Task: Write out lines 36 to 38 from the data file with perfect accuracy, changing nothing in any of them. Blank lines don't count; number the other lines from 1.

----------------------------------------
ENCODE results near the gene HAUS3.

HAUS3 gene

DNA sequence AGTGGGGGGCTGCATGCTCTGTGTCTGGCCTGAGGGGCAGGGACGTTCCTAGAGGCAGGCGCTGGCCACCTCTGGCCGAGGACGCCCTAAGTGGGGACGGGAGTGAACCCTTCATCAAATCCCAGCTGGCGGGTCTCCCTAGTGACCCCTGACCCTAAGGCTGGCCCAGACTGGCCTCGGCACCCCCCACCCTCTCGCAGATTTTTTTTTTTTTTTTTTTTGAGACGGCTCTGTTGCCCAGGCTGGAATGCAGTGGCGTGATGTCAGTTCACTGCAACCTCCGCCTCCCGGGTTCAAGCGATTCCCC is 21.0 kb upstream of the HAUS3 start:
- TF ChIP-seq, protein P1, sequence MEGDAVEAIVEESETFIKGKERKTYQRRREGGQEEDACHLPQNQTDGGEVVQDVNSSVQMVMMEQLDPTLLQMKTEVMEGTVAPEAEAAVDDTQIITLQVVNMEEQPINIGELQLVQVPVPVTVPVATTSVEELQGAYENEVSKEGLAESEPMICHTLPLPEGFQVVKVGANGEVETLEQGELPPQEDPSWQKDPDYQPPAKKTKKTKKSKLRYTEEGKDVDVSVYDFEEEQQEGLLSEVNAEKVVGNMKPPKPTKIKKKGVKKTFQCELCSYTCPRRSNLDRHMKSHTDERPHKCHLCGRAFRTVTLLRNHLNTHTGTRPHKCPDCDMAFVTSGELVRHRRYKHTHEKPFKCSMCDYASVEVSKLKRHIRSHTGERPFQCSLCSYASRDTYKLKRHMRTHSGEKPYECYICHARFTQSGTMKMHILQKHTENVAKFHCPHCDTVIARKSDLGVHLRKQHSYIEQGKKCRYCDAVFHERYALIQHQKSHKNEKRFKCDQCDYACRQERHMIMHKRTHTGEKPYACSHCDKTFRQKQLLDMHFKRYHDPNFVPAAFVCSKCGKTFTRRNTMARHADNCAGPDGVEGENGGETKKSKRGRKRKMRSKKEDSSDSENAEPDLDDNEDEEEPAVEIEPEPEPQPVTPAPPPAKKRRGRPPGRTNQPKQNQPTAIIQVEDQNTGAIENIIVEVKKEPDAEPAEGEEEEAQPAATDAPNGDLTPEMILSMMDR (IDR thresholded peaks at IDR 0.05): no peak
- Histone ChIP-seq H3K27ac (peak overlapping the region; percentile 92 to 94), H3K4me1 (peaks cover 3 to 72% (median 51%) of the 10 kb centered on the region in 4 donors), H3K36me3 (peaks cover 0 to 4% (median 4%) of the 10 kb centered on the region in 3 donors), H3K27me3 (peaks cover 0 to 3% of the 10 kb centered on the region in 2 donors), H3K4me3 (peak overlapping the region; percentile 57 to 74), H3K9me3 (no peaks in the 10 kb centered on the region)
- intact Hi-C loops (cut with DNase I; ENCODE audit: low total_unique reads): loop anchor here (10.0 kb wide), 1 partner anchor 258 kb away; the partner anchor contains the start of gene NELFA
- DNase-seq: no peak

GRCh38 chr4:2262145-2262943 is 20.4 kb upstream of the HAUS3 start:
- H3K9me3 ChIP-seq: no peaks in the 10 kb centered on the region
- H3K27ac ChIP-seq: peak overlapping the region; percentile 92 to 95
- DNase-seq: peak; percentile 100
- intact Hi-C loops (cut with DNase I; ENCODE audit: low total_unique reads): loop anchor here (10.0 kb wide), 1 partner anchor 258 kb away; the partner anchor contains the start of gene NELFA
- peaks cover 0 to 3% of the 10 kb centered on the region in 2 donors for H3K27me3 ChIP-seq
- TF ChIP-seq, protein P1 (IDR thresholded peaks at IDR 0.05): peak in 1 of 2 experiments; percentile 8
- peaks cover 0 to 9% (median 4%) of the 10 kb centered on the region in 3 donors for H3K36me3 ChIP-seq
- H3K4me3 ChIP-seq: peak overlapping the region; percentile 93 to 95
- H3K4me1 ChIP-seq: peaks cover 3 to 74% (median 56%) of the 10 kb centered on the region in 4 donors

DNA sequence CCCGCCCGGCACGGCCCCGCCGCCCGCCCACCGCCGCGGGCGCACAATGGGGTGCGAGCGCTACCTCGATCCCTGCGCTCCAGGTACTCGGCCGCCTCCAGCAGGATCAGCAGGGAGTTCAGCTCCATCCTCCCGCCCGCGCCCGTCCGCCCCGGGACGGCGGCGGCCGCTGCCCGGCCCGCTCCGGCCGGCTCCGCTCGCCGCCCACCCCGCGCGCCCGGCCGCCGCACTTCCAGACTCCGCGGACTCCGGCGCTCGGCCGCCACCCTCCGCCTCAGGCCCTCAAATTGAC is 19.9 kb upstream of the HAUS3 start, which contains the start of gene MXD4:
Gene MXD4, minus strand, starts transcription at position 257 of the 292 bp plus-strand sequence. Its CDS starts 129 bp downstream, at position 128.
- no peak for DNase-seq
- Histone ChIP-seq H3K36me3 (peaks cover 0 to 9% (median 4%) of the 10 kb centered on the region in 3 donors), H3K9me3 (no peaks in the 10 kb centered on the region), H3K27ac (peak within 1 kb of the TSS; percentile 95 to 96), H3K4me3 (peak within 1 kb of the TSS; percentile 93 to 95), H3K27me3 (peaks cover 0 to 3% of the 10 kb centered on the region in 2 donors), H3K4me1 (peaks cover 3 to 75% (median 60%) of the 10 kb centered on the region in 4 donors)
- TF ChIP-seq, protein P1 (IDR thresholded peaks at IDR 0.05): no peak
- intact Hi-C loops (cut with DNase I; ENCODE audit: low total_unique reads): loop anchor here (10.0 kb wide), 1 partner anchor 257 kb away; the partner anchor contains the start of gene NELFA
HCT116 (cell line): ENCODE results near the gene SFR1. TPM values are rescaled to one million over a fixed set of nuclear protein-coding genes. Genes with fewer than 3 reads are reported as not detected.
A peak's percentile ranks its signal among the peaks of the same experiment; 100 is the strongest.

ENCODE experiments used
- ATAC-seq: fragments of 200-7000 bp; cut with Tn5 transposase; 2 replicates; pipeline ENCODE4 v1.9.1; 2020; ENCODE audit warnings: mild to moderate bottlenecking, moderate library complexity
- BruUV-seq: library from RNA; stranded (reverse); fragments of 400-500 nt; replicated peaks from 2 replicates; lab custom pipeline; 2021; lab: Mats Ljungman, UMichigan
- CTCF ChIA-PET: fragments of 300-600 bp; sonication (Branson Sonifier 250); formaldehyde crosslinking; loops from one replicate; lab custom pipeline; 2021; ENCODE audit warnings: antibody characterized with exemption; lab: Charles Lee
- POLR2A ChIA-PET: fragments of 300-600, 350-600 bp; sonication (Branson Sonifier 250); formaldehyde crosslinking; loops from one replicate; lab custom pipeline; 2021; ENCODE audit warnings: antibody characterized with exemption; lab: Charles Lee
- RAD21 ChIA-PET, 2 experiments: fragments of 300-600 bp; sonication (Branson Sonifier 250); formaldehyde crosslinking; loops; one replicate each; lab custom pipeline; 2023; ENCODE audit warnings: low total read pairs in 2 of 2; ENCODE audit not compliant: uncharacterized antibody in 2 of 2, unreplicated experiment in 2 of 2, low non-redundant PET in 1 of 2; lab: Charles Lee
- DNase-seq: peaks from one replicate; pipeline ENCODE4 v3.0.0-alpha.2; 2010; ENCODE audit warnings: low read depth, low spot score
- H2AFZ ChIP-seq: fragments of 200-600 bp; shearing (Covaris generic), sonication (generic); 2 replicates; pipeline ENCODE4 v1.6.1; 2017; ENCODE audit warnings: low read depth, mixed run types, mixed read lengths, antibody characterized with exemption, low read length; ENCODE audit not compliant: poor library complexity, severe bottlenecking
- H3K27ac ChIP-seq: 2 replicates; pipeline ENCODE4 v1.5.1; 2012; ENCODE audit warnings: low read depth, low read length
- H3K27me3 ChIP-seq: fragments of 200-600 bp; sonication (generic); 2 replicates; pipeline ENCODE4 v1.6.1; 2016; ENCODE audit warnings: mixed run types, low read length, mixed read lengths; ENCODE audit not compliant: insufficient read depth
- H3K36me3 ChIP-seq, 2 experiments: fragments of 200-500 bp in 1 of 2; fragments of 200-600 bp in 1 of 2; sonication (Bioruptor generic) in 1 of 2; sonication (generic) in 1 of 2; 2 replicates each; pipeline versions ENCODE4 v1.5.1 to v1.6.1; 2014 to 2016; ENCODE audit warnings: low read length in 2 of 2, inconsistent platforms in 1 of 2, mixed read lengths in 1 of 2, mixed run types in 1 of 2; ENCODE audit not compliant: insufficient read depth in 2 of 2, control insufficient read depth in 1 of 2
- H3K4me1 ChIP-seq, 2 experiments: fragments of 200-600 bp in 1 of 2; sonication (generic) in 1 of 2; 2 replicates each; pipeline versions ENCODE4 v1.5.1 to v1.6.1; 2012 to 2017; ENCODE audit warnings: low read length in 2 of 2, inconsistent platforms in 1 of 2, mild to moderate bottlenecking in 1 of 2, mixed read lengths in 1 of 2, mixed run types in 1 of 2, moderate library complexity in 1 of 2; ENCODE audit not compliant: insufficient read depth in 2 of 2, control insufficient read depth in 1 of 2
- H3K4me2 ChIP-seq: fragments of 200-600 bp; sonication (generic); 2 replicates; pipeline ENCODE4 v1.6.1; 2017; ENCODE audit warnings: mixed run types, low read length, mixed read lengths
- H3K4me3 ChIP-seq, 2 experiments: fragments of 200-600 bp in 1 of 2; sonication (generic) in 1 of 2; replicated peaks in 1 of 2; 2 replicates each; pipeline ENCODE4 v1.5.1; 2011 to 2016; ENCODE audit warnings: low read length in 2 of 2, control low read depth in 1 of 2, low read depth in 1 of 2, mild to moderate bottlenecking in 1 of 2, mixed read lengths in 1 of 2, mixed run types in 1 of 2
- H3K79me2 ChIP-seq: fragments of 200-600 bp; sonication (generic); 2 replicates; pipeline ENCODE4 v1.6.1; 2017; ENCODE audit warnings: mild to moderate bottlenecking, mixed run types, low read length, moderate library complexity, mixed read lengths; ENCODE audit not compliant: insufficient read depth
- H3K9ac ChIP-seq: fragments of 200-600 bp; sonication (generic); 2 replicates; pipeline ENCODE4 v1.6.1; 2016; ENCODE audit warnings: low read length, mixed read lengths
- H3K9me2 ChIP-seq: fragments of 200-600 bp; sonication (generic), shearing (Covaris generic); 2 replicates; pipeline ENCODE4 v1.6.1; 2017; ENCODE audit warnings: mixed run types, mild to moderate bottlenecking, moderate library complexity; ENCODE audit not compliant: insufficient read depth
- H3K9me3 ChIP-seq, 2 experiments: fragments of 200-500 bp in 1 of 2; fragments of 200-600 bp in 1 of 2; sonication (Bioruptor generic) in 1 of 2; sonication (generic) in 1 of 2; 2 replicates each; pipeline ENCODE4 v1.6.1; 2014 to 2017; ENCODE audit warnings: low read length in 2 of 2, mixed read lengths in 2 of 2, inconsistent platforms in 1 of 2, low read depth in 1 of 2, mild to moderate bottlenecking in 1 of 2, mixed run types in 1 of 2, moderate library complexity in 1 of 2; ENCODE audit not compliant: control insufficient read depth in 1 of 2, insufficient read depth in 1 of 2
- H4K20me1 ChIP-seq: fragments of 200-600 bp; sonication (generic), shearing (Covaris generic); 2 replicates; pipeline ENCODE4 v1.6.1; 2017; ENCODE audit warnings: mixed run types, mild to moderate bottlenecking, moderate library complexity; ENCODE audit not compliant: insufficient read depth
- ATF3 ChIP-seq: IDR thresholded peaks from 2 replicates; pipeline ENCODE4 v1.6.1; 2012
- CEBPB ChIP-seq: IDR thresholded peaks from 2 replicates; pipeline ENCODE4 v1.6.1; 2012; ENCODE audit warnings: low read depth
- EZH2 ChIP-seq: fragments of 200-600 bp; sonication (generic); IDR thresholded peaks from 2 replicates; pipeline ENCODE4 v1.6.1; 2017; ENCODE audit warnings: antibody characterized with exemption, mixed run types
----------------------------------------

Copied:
- H3K36me3 ChIP-seq, 2 experiments: fragments of 200-500 bp in 1 of 2; fragments of 200-600 bp in 1 of 2; sonication (Bioruptor generic) in 1 of 2; sonication (generic) in 1 of 2; 2 replicates each; pipeline versions ENCODE4 v1.5.1 to v1.6.1; 2014 to 2016; ENCODE audit warnings: low read length in 2 of 2, inconsistent platforms in 1 of 2, mixed read lengths in 1 of 2, mixed run types in 1 of 2; ENCODE audit not compliant: insufficient read depth in 2 of 2, control insufficient read depth in 1 of 2
- H3K4me1 ChIP-seq, 2 experiments: fragments of 200-600 bp in 1 of 2; sonication (generic) in 1 of 2; 2 replicates each; pipeline versions ENCODE4 v1.5.1 to v1.6.1; 2012 to 2017; ENCODE audit warnings: low read length in 2 of 2, inconsistent platforms in 1 of 2, mild to moderate bottlenecking in 1 of 2, mixed read lengths in 1 of 2, mixed run types in 1 of 2, moderate library complexity in 1 of 2; ENCODE audit not compliant: insufficient read depth in 2 of 2, control insufficient read depth in 1 of 2
- H3K4me2 ChIP-seq: fragments of 200-600 bp; sonication (generic); 2 replicates; pipeline ENCODE4 v1.6.1; 2017; ENCODE audit warnings: mixed run types, low read length, mixed read lengths